|A lower bitrate reduces bandwidth and
High definition and megapixel cameras provide more detailed images with more useful information, but this can come at a cost. The volume of data being transported and stored rises significantly. The bandwidth demand that this places on the network and the increase in required storage capacity adds significantly to the total IP system costs. The best place to reduce these costs is at the source – in the camera – and this is done by lowering bitrates.
Bitrates can be lowered, in part, by reducing noise. Noise can be interpreted as motion, which makes it the most detrimental factor in clogging the encoding process. It leads directly to exaggerated bitrates for images.
Optimising bitrates to reduce bandwidth
Classic noise reduction can take two forms. Spatial noise reduction averages the pixels within a frame to reduce noise, while temporal noise reduction involves averaging pixels over several frames to cancel out noise artefacts. This is very effective for static images but can cause problems when there is motion. If temporal noise reduction is applied to moving objects, ghosting may be visible in the image.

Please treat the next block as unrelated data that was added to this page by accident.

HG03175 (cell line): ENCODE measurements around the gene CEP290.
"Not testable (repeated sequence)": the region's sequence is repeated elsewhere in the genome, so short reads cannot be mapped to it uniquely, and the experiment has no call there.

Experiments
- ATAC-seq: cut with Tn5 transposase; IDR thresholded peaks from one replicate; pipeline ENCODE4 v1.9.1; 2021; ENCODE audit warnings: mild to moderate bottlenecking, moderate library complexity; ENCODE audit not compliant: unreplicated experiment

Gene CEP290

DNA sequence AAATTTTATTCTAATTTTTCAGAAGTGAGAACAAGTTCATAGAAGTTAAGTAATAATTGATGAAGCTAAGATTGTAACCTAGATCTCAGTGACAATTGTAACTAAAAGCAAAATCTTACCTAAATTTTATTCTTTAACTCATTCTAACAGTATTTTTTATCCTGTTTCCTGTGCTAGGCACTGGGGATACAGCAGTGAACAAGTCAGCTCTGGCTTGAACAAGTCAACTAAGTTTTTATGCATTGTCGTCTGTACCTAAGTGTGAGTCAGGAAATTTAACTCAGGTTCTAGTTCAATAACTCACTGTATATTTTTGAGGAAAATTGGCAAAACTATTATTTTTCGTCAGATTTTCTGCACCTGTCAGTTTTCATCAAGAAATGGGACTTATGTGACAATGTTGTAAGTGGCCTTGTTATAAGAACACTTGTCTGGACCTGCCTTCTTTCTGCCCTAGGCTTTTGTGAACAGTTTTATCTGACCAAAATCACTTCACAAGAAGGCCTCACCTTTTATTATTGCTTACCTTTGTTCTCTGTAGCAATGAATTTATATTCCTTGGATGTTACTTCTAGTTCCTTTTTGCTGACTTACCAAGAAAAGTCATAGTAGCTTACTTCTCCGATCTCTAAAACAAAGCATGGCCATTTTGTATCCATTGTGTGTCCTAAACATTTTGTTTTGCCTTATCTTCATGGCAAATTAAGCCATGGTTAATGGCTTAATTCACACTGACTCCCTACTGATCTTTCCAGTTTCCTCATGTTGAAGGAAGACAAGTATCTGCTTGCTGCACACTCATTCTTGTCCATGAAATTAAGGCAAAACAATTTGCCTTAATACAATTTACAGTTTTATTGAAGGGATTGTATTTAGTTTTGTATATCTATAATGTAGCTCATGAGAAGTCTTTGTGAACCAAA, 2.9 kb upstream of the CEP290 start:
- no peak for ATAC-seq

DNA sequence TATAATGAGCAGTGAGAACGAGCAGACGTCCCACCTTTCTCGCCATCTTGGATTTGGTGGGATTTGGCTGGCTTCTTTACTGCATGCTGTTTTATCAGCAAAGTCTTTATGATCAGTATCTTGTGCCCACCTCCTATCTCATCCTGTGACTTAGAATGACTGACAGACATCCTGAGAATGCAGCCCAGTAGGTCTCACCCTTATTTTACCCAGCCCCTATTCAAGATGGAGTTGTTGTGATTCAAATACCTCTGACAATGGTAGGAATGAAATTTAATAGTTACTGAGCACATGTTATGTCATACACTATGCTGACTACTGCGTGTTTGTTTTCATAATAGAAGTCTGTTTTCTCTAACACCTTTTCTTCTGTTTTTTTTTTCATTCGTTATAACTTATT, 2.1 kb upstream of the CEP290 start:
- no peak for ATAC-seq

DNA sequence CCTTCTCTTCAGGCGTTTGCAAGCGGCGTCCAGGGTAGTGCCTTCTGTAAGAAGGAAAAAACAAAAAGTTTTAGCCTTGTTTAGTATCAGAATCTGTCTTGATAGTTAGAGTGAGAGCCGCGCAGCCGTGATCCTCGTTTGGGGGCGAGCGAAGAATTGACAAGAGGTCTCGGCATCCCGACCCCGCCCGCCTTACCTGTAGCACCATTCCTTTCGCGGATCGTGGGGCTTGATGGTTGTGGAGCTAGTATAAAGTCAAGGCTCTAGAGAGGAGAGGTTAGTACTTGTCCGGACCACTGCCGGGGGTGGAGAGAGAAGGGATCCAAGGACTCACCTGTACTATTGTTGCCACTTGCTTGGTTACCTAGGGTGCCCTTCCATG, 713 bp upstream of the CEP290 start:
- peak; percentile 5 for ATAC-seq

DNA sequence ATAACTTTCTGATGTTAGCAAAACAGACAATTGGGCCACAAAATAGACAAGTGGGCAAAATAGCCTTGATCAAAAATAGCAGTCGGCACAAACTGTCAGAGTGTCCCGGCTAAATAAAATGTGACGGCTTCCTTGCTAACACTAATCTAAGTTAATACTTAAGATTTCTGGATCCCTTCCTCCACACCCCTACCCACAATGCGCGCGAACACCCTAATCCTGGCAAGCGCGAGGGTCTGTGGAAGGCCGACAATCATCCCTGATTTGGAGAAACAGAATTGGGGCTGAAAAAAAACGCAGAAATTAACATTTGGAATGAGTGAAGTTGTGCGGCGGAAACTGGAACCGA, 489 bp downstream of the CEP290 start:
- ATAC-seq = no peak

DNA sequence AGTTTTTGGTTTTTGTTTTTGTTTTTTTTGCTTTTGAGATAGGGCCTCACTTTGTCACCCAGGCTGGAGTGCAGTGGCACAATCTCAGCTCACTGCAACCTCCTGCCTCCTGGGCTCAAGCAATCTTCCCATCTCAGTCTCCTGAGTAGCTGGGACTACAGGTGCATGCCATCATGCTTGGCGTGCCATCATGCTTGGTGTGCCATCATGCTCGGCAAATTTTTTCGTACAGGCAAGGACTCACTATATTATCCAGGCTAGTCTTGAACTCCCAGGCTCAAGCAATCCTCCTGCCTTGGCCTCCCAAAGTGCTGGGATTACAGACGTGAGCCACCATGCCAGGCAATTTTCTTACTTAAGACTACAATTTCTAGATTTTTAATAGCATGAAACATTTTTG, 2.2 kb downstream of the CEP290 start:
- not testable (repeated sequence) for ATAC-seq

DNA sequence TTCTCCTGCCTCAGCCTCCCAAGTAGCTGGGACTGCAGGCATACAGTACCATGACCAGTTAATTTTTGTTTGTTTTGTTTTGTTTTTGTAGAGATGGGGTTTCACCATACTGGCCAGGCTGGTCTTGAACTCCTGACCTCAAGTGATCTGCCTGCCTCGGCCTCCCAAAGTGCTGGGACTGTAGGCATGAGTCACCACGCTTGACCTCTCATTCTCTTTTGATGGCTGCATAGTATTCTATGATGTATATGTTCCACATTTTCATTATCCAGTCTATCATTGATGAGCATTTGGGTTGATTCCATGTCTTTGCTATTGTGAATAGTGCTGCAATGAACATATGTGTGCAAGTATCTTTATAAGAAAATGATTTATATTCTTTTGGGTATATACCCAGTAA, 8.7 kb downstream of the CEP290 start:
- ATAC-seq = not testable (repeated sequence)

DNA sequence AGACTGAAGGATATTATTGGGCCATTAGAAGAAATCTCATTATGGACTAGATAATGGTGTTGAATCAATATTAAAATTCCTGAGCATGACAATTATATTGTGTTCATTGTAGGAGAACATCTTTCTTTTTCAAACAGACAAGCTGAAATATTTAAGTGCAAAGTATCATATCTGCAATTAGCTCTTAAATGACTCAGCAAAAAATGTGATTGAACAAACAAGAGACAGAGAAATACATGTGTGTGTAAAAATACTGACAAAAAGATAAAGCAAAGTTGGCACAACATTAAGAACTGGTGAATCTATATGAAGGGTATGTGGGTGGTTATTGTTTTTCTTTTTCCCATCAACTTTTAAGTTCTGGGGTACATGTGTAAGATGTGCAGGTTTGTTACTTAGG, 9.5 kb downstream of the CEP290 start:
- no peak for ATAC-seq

By combining spatial and temporal noise reduction with the ability to dynamically adjust them based upon light levels and identification of moving objects, images with the least amount of noise, greatest amount of detail and lowest bitrates can be produced. Bitrates can be optimised by tuning the degree of noise reduction based upon an analysis of important objects moving through the camera’s field of view. When the scene is quiet or no motion is present, bitrates are minimised. When an important object is detected, bitrates increase to capture maximum details. The result is that network bandwidth requirements remain at a lower level until something important happens in a scene. Bandwidth is only being consumed at higher levels when increased scene detail may be needed.
Other forms of bitrate reduction
By selecting regions in a scene, and adapting compression ratios, a lower average bitrate can be achieved without the requirement for a constantly low compression ratio for the entire scene